"If there's one thing that we've done a terrible job of, it's driving more mainstream awareness to the awesome shit that people are doing on our platform," says Lucchese, an attorney. "Maybe it's because we're founded by two MIT PhDs and run by a lawyer. In the developer community, we're past being considered the 'smart little guys,' and we're being recognized as a best-in-class platform. Granted that it's still kind of the early days for [everybody else] to really understand what we do, but now it looks like mobile apps are changing that."


In the late 1990s, Brian Whitman was a frustrated computer scientist and electronic musician living in New York City, and performing under the name Blitter. He played regular gigs and even dropped some vinyl, but spent most of his time imagining ways to get his music in front of potential fans. At the time, he noticed that online message boards were becoming increasingly populated by people who were anxious to discuss — and, more often, argue about — music trends and stylings. Somehow, Whitman thought, these were not disparate musings.

"In hindsight," he says, "this is all very obvious. But when these communities were forming, the people who were doing music recommendation and retrieval weren't looking at [blogs and message boards] — they were just looking at the audio signals. . . . I set out to prove that the more you know about a community, the more you understand peoples' preferences."

Following his interest in the conversation around music, Whitman's explorations brought him to the world-renowned MIT Media Lab, where he eventually met his philosophical nemesis and future business partner, Tristan Jehan: a soft-spoken, French-born computer scientist, amateur keyboardist, and researcher who cut his teeth at UC-Berkeley's Center for New Music and Audio Technologies.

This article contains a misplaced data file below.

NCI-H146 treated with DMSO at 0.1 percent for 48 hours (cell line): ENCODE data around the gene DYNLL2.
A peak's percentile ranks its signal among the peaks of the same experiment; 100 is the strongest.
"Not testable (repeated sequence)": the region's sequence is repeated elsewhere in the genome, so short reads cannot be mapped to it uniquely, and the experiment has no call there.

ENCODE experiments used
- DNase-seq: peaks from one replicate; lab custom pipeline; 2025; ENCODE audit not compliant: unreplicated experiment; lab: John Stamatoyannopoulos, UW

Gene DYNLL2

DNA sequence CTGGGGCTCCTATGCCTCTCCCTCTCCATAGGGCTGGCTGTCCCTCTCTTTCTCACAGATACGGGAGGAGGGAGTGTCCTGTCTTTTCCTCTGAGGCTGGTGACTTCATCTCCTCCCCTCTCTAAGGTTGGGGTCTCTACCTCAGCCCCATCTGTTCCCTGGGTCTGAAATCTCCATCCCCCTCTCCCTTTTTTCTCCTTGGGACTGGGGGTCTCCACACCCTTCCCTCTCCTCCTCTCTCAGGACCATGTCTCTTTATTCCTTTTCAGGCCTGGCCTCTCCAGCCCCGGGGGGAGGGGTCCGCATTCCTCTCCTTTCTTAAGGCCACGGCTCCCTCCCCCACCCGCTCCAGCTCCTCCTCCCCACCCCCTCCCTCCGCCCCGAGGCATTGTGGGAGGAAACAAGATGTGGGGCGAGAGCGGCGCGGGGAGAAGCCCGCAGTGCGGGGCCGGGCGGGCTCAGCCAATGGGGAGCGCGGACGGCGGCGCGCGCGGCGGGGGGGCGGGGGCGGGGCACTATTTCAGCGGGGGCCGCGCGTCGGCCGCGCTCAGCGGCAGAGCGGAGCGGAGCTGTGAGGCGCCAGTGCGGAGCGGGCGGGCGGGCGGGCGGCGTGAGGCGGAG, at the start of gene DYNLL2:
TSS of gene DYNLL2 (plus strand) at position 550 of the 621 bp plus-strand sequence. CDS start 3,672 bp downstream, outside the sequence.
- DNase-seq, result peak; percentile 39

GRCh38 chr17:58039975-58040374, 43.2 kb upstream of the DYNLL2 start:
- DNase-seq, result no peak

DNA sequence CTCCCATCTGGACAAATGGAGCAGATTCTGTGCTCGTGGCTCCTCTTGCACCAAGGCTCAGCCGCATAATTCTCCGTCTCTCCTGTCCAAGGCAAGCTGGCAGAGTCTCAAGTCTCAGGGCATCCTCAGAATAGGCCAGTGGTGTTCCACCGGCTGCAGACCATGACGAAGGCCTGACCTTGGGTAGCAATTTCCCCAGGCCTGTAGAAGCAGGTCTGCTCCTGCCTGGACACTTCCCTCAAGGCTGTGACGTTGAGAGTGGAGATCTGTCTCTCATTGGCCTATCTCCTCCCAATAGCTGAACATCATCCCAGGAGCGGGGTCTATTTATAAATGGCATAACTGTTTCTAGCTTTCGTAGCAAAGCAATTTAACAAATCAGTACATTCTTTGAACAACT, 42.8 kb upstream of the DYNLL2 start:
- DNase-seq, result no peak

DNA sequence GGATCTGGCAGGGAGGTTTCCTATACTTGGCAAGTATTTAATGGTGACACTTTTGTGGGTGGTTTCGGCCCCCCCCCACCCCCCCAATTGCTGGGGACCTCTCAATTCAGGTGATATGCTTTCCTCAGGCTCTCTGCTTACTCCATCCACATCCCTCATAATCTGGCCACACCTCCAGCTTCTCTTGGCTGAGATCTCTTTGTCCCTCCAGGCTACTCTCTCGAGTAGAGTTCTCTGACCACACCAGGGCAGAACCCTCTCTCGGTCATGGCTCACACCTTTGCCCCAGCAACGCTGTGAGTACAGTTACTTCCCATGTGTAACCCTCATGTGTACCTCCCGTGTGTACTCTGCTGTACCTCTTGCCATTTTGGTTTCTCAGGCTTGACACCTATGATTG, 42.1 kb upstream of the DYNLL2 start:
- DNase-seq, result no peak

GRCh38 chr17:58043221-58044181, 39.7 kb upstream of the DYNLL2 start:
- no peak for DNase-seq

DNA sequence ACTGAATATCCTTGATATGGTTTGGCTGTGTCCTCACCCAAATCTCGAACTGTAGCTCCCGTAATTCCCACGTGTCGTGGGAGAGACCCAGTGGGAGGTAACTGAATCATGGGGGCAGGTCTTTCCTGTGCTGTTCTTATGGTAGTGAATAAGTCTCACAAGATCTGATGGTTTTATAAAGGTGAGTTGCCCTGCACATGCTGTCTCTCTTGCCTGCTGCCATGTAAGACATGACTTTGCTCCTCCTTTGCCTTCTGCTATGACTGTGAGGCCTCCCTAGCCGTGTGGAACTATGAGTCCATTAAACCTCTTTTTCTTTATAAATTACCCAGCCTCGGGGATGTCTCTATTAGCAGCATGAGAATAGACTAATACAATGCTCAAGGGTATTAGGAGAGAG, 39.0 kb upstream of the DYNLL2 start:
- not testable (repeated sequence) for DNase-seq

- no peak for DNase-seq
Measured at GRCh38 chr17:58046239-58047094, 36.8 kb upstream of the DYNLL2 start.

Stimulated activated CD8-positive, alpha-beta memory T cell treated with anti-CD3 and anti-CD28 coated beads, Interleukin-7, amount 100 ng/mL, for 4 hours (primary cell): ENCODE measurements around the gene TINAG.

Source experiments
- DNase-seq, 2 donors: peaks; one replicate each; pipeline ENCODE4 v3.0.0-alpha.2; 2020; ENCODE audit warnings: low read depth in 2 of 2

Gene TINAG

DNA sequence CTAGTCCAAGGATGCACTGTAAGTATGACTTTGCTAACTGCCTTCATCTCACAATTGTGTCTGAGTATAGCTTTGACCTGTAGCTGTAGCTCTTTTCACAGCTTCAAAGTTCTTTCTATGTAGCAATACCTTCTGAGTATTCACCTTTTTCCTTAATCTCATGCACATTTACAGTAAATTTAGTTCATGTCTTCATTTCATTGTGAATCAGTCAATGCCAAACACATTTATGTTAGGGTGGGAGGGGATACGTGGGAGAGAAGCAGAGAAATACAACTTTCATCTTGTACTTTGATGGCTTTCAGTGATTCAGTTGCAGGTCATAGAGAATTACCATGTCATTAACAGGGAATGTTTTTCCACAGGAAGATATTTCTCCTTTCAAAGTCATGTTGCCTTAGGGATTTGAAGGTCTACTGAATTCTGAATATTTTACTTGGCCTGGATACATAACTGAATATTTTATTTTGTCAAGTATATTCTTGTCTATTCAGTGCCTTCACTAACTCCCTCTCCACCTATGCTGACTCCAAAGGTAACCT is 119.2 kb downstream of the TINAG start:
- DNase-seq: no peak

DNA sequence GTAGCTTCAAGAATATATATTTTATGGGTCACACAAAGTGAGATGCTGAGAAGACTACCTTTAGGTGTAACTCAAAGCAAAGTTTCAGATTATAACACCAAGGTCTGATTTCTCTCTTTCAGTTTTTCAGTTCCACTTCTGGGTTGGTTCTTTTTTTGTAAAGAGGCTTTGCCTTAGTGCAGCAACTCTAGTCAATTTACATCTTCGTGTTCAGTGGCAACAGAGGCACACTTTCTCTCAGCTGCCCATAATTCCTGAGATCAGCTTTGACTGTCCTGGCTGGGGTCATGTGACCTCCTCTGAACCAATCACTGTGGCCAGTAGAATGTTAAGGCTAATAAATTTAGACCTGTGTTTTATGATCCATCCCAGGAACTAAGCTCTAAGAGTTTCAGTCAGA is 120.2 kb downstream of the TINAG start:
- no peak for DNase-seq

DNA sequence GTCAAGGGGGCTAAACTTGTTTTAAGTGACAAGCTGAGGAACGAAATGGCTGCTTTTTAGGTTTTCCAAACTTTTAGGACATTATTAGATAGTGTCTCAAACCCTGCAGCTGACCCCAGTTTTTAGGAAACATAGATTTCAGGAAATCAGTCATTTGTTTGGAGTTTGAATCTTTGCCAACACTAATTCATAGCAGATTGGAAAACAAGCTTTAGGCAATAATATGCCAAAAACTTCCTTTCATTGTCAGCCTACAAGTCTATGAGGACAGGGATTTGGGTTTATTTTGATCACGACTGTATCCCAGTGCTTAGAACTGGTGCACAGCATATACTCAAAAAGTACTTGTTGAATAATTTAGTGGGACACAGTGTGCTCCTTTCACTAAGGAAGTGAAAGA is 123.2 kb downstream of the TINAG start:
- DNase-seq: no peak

Jehan's view of music analysis was the opposite of Whitman's: he thought that relationships between songs should be derived by extracting and analyzing musical metadata. Jehan came to MIT to prove that sounds — as opposed to the worldwide dialogue about music — were the best barometers of listener taste.

"I'd been working on how to make computers better understand music," says Jehan. "Brian was looking at how computers could understand music in the context of how people speak about it on the Web." Adds Whitman: "You can't just look at the audio signals, and at the same time you can't ignore the audio — you have to know what the song sounds like, and understand the conversation around it. You need to do both."

By the time that Whitman and Jehan earned their doctorate degrees (in machine listening and media arts and sciences, respectively) in 2005, both were considered all-stars in their parallel fields. So it was fitting that they agreed to disagree, and partnered to launch the Echo Nest out of a small office in the same building where the company now occupies several suites.

Using their complementary research as a foundation, they wrote programs that crawl the Internet (and streaming services like last.fm), analyzing everything from comments and discussion about songs and artists, to the rhythm, harmony, and timbre of millions of actual tracks. Within two years, they'd built the most powerful interactive music database ever indexed as a single platform — an API they would come to call the "Musical Brain."

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